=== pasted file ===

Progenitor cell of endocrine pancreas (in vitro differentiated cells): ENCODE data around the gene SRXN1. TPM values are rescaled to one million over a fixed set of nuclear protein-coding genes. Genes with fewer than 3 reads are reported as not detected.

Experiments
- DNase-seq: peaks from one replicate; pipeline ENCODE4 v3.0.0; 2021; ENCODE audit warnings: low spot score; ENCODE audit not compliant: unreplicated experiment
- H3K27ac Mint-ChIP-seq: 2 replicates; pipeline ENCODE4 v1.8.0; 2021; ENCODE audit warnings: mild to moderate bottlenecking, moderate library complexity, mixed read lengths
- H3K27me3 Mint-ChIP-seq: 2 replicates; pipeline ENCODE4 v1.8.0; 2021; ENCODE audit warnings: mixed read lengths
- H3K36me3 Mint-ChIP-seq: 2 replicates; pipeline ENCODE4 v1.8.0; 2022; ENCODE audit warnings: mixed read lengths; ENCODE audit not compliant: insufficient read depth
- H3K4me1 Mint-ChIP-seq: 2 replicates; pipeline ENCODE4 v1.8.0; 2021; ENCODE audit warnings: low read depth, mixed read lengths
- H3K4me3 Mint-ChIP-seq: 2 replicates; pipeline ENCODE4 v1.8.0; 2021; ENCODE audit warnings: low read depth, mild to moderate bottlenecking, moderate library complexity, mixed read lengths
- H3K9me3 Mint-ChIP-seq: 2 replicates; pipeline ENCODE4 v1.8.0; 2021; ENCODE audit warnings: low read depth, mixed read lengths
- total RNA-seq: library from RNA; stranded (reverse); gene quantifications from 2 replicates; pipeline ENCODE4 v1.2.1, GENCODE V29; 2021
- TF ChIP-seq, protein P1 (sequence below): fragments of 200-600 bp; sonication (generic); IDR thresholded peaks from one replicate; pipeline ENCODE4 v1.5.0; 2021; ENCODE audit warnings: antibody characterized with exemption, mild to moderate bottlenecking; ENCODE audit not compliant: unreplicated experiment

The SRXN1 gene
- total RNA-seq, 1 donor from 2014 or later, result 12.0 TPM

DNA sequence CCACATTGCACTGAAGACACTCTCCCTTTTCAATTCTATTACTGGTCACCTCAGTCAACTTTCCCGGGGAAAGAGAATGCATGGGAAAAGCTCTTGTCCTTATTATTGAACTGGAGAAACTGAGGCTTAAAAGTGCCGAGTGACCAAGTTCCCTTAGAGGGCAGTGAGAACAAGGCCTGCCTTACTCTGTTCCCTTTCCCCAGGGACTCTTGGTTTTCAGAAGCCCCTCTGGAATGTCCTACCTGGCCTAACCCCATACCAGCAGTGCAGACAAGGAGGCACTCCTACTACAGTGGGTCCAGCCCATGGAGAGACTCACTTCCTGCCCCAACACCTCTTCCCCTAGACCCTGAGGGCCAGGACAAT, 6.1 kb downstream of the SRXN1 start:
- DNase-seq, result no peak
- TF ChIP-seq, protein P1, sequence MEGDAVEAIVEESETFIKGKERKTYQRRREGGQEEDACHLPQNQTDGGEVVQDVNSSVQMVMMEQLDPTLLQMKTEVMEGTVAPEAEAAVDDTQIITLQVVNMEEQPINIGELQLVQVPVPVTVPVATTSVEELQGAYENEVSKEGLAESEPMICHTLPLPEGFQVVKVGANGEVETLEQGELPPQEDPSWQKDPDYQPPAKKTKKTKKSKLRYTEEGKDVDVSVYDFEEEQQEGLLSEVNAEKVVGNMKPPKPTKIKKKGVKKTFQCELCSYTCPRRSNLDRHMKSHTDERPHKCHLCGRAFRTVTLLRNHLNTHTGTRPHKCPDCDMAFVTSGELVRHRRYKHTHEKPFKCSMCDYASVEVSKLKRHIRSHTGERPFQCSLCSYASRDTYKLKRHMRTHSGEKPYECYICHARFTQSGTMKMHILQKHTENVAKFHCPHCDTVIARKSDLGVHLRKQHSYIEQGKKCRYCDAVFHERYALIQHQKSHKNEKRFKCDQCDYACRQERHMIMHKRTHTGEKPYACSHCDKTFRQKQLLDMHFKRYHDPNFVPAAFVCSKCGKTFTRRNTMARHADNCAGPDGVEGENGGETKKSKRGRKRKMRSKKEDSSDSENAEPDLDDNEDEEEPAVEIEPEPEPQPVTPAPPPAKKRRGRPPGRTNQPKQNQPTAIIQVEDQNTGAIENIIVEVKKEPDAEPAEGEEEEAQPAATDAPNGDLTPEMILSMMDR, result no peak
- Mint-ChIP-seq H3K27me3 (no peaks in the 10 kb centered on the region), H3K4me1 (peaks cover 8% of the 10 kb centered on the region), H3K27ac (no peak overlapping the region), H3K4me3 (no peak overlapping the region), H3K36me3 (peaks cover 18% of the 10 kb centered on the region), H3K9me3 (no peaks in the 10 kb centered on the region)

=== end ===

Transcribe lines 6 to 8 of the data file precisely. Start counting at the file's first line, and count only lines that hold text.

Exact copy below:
- H3K36me3 Mint-ChIP-seq: 2 replicates; pipeline ENCODE4 v1.8.0; 2022; ENCODE audit warnings: mixed read lengths; ENCODE audit not compliant: insufficient read depth
- H3K4me1 Mint-ChIP-seq: 2 replicates; pipeline ENCODE4 v1.8.0; 2021; ENCODE audit warnings: low read depth, mixed read lengths
- H3K4me3 Mint-ChIP-seq: 2 replicates; pipeline ENCODE4 v1.8.0; 2021; ENCODE audit warnings: low read depth, mild to moderate bottlenecking, moderate library complexity, mixed read lengths